Objective: To evaluate the accuracy of the Gail model (GM) in women who already have a diagnosis of breast cancer (BC) from the Breast Pathology Service, Hospital Oncology Department of the Venezuelan Social Security Institute (SOH-IVSS) in the period 2004–2014. To compare the accuracy of the GM in women aged above and below 40 years with a diagnosis of BC.
Method: Descriptive, retrospective, cross-sectional, 830 records of patients diagnosed with BC were reviewed between 2004 and 2014.
Results: The mean age for diagnosis of the disease was 46 ± 13 years; menarche age was 13 years ± 2; age at first birth 22 ± 5 years, with a history of biopsy 32 ± 11, the percentage of relatives with a primary history of BC reported (PHBC) 9.3%. Only 41% of women with a diagnosis of BC reported Gail >1.67 (positive Gail). In the dichotomous logistic regression that related positive Gail with the independent variables, it was observed: greater probability of positive Gail if menarche age <11 years (p < 0.036), PHBC (p = 0.005), previous biopsy (p = 0.007), age at first birth 25–29 years (p = 0.019). When stratifying by age, unlike the bivariate analysis, women over 40 years of age are more likely to have a positive Gail in menarche age <11 years (p = 0.008), PHBC (p = 0.001), previous biopsy (p = 0.025) when compared with younger women, the age at first birth between 25 and 29 years was statistically significant for both groups; however, the probability was higher in younger women (p = 0.008).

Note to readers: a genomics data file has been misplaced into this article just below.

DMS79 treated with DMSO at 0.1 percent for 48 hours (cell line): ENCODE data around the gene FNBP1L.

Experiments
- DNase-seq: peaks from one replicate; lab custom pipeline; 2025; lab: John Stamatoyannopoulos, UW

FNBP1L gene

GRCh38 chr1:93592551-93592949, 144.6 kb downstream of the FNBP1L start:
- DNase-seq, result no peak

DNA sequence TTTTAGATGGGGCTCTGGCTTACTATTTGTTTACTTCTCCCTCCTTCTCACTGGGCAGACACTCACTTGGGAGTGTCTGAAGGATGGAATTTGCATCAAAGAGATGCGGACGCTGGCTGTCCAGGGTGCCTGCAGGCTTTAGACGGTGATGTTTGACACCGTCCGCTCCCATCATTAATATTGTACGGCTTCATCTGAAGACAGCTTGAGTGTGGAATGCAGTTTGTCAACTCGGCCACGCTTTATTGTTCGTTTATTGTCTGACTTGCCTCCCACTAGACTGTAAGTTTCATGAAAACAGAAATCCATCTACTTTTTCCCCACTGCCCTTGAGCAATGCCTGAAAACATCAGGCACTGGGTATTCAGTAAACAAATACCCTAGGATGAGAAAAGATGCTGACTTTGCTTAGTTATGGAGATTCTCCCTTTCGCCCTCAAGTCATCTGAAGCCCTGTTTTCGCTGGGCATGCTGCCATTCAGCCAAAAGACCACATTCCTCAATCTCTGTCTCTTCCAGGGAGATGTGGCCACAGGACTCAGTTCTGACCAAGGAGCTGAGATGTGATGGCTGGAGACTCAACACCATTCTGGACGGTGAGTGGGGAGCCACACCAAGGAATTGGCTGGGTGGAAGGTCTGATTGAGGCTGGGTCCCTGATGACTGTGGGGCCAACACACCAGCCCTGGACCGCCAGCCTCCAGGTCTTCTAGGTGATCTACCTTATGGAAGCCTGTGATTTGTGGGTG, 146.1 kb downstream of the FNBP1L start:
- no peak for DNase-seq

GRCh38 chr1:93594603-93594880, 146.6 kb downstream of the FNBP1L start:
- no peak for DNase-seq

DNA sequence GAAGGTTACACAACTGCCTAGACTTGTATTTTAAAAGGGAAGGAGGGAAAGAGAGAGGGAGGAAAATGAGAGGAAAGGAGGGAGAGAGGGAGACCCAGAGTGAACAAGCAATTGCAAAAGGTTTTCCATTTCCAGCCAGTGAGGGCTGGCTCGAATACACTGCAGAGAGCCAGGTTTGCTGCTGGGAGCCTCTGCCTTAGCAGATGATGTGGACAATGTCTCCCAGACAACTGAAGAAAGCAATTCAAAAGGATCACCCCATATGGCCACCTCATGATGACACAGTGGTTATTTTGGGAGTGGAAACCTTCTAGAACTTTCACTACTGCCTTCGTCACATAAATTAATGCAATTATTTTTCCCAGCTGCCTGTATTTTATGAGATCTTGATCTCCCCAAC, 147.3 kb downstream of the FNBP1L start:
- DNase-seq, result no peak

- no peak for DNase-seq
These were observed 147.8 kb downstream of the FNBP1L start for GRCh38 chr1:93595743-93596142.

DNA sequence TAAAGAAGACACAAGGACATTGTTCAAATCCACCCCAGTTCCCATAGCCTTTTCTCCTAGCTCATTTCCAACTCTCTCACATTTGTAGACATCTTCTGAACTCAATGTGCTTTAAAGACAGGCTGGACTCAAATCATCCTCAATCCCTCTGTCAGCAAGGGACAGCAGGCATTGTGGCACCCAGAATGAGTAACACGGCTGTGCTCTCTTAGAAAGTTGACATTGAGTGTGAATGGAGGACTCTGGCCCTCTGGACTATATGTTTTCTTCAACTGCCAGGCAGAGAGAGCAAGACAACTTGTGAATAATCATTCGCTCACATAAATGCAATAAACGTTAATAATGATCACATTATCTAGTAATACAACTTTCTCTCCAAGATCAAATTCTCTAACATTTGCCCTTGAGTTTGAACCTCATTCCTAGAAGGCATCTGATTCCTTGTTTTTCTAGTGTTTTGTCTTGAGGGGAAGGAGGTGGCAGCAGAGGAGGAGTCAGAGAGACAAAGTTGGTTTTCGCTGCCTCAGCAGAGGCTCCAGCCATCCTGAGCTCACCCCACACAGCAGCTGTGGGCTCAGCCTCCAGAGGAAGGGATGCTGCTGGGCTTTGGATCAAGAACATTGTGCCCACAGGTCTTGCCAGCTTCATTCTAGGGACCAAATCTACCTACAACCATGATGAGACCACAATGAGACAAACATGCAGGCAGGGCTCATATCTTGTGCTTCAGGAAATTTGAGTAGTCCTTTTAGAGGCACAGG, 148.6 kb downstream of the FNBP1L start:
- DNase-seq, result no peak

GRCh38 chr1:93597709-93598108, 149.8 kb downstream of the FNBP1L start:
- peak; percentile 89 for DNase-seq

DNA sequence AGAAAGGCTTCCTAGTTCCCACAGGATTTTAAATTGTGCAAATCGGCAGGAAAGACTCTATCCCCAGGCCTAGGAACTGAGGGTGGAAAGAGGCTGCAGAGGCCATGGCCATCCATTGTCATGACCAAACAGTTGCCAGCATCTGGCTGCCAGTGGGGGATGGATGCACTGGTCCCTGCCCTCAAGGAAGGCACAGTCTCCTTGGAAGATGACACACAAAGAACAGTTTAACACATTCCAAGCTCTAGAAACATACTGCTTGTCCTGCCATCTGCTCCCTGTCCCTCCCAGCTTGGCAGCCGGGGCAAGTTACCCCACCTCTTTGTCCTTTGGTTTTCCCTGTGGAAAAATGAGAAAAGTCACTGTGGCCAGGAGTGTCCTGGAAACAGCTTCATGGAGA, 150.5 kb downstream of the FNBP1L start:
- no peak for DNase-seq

Conclusion: There is no conclusive evidence to consider that the GM is applicable to Venezuelan women due to its low precision since it only identified 41% of the patients who had BC as high risk; however, when the factors are analysed separately, we found a higher probability of a positive Gail with statistical significance in EM <11 years, PHBC, previous biopsy and age at first birth 25–29 years; When stratifying by age, we observed that the age at first birth 25–29 years in women aged 40 or less increases the probability of a positive Gail. It is necessary to develop new risk assessment models that are adapted to our female population.